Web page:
Bangkok is the capital and primary city of Thailand. It began as a small trading post and port community about 200 years ago. It has become a major force in finance and business after numerous multinational corporations moved their regional bases here in the 1980’s and 1990’s and up to now, Bangkok continues to increase its influence on global politics, culture, fashion and entertainment. It is the second most expensive city in South East Asia, second only to Singapore. Despite its rapid modernization, the glory of the past still prevails and is visited by millions of international tourists from around the world. Here are some of the most popular attractions in Bangkok.
The Grand Palace is the city’s most famous landmark and a visit to Bangkok will not be complete without going here. It was built in 1782 and has been the home of the King, the Royal court and the administrative seat of government for 150 years. The intricate details and beautiful architecture continues to draw tourist and admire it. Today, the Grand Palace still serves as spiritual center of Thailand because within the complex lies the Wat Phra Kaew or The Temple of the Emerald Buddha which of course contains the revered Emerald Buddha. Thai Kings stopped living in the palace around the 1900’s but all ceremonies are still performed here. Behind the Temple of the Emerald Buddha is the Temple of the Reclining Buddha or Wat Pho. It is the largest temple in Bangkok and houses the majestic reclining Buddha. The Buddha measures 46 meters in length and is covered in gold leaf. Its 3 meter long feet are decorated with mother-of-pearl illustrations. Traditional Thai massage is also offered here.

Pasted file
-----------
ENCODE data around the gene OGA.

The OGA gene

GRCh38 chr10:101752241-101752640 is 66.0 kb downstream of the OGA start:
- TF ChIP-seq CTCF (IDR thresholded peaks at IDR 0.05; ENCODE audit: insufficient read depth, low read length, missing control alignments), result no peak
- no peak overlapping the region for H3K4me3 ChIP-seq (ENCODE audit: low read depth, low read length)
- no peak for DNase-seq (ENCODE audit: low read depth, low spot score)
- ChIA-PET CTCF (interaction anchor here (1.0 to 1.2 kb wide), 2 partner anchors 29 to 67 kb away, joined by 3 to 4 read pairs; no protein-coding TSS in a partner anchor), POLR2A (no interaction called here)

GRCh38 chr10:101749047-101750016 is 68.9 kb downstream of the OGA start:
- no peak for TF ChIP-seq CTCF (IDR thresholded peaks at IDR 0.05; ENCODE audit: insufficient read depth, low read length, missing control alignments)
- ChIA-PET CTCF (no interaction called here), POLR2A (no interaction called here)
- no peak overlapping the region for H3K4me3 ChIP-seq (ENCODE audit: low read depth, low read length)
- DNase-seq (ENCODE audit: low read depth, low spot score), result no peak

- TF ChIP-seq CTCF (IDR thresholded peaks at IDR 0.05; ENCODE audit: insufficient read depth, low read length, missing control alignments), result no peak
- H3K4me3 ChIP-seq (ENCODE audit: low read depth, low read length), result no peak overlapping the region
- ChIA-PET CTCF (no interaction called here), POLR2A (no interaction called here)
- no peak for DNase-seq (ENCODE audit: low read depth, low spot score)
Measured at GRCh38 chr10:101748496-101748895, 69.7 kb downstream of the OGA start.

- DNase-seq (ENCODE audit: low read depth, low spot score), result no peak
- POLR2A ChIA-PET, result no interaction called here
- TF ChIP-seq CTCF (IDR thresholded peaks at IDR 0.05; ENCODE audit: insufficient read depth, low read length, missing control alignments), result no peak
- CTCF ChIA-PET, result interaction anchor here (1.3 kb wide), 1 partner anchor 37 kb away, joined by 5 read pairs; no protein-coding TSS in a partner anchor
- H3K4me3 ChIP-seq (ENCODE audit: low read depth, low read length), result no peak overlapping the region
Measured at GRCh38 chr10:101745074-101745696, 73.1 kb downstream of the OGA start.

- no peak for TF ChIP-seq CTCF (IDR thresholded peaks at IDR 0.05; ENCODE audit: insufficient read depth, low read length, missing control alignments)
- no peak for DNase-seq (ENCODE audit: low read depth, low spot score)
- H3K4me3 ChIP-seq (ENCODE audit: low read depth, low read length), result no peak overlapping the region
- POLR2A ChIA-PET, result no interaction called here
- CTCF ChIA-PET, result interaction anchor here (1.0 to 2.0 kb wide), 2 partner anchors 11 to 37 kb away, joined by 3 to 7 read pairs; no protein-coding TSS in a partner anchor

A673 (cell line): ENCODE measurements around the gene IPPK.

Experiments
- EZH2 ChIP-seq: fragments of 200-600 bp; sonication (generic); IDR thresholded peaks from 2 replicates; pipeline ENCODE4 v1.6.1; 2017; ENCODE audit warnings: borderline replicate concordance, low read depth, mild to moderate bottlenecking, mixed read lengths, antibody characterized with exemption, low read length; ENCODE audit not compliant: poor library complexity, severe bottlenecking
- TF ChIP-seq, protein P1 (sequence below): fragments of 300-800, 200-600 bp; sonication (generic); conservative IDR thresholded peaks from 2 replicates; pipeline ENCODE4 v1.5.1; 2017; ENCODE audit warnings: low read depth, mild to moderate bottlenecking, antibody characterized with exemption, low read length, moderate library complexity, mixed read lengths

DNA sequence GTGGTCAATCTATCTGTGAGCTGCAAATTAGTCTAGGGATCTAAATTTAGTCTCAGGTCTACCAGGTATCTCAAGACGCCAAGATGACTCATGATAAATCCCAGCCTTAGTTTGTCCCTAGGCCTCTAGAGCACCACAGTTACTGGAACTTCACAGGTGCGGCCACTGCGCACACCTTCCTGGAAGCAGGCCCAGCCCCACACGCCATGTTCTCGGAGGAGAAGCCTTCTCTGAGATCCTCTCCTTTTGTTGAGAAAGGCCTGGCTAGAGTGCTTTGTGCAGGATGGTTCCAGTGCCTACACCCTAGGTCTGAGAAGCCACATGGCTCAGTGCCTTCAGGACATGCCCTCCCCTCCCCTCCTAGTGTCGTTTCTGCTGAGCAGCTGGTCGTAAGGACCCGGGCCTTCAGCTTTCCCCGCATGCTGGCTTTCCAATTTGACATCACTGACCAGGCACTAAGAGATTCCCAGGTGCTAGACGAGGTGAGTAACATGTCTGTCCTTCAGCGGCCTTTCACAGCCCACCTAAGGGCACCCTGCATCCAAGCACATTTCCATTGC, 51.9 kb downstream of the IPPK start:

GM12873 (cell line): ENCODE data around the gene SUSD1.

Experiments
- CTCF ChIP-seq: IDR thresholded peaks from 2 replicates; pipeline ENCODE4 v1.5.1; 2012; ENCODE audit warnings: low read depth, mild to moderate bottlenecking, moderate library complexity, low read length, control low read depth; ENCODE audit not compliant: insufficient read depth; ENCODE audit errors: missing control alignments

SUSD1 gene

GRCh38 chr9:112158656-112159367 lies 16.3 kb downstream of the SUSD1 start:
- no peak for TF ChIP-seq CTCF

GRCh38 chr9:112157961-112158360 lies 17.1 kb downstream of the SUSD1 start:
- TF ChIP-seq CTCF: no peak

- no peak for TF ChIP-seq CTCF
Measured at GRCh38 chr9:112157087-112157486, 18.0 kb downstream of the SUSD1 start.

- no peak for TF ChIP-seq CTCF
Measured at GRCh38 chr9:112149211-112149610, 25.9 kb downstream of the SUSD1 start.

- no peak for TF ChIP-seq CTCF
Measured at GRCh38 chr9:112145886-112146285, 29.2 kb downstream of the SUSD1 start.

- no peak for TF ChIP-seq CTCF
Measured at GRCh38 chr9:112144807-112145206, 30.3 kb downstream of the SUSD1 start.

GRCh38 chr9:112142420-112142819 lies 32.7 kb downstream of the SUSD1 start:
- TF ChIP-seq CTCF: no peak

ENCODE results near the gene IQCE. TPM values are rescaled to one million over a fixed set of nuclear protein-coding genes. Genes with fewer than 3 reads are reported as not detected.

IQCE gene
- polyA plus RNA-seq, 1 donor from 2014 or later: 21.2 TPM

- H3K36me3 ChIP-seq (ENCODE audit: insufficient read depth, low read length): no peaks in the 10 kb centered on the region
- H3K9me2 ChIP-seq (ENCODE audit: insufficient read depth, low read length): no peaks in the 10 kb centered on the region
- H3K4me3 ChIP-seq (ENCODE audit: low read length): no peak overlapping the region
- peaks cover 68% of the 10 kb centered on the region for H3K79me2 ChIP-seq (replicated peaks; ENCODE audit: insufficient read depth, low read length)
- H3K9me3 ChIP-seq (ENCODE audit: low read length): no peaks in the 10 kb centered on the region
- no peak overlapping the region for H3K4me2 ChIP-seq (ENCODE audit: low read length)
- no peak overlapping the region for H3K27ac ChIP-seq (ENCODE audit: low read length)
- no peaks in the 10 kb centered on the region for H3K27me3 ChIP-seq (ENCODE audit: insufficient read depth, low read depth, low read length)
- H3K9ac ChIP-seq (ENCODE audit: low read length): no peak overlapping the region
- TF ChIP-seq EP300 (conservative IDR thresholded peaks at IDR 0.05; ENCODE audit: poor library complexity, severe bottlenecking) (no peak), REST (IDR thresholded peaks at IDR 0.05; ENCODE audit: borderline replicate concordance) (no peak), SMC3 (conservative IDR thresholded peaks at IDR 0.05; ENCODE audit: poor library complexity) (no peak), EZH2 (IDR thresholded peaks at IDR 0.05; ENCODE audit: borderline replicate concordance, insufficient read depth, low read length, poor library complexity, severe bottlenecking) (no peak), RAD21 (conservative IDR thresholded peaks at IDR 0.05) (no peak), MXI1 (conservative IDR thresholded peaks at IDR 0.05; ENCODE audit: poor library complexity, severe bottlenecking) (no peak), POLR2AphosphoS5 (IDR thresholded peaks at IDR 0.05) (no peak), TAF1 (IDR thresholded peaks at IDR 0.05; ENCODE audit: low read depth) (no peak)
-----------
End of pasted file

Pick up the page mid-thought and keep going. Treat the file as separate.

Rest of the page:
There are several floating markets in Bangkok, the Damnoen Saduak, Taling Chan, Bang Khu Wiang and the Tha Kha floating market. Although these markets cater more to tourists than locals, the boats are still piled up high with fresh fruits, fresh vegetables and food that are cooked on the boat. The city is also known as the “Venice of the East”. Although many canals have been filled to make way for roads and prevent the spread of cholera, some still remains but these canals or khlongs are no longer used as avenues for trade. For a few bahts, tourists can still take a ride on boats and see old wooden houses laden with colorful flowers and old bridges. These rides can offer a glimpse of how people used to live. One just has to be careful of the spray of rancid water as boats speed forward.